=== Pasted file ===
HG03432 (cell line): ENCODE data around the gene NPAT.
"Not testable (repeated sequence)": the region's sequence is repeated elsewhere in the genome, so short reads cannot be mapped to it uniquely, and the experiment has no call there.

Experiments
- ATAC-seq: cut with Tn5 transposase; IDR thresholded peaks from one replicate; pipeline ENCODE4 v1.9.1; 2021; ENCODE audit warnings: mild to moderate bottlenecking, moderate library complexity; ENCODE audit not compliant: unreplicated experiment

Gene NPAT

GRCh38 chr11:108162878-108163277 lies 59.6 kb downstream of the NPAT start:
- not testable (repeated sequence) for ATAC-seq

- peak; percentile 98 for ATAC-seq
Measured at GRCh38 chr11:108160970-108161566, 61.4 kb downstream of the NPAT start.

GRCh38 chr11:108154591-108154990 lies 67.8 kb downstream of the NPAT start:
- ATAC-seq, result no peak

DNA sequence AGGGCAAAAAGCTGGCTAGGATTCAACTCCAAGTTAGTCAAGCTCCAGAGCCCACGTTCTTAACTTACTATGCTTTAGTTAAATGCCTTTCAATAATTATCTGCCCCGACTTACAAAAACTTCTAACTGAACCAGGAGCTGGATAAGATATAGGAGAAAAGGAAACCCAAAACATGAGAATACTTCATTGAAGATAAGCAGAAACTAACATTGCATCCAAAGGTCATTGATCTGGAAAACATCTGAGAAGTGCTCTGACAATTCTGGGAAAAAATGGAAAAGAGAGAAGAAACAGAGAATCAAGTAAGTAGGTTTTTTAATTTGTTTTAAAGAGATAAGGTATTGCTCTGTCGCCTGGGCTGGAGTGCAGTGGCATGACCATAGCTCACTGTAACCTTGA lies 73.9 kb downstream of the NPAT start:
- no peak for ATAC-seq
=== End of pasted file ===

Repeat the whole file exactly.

HG03432 (cell line): ENCODE data around the gene NPAT.
"Not testable (repeated sequence)": the region's sequence is repeated elsewhere in the genome, so short reads cannot be mapped to it uniquely, and the experiment has no call there.

Experiments
- ATAC-seq: cut with Tn5 transposase; IDR thresholded peaks from one replicate; pipeline ENCODE4 v1.9.1; 2021; ENCODE audit warnings: mild to moderate bottlenecking, moderate library complexity; ENCODE audit not compliant: unreplicated experiment

Gene NPAT

GRCh38 chr11:108162878-108163277 lies 59.6 kb downstream of the NPAT start:
- not testable (repeated sequence) for ATAC-seq

- peak; percentile 98 for ATAC-seq
Measured at GRCh38 chr11:108160970-108161566, 61.4 kb downstream of the NPAT start.

GRCh38 chr11:108154591-108154990 lies 67.8 kb downstream of the NPAT start:
- ATAC-seq, result no peak

DNA sequence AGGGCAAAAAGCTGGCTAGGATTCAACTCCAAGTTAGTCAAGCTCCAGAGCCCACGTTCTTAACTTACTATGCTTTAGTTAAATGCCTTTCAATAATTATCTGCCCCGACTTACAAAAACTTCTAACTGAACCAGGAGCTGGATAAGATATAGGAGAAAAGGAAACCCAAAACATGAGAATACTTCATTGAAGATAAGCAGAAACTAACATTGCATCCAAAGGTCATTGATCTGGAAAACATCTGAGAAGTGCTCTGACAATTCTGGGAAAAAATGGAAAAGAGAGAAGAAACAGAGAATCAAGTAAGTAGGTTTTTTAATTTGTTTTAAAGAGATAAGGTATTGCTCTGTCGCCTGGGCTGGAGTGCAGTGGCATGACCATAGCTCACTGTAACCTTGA lies 73.9 kb downstream of the NPAT start:
- no peak for ATAC-seq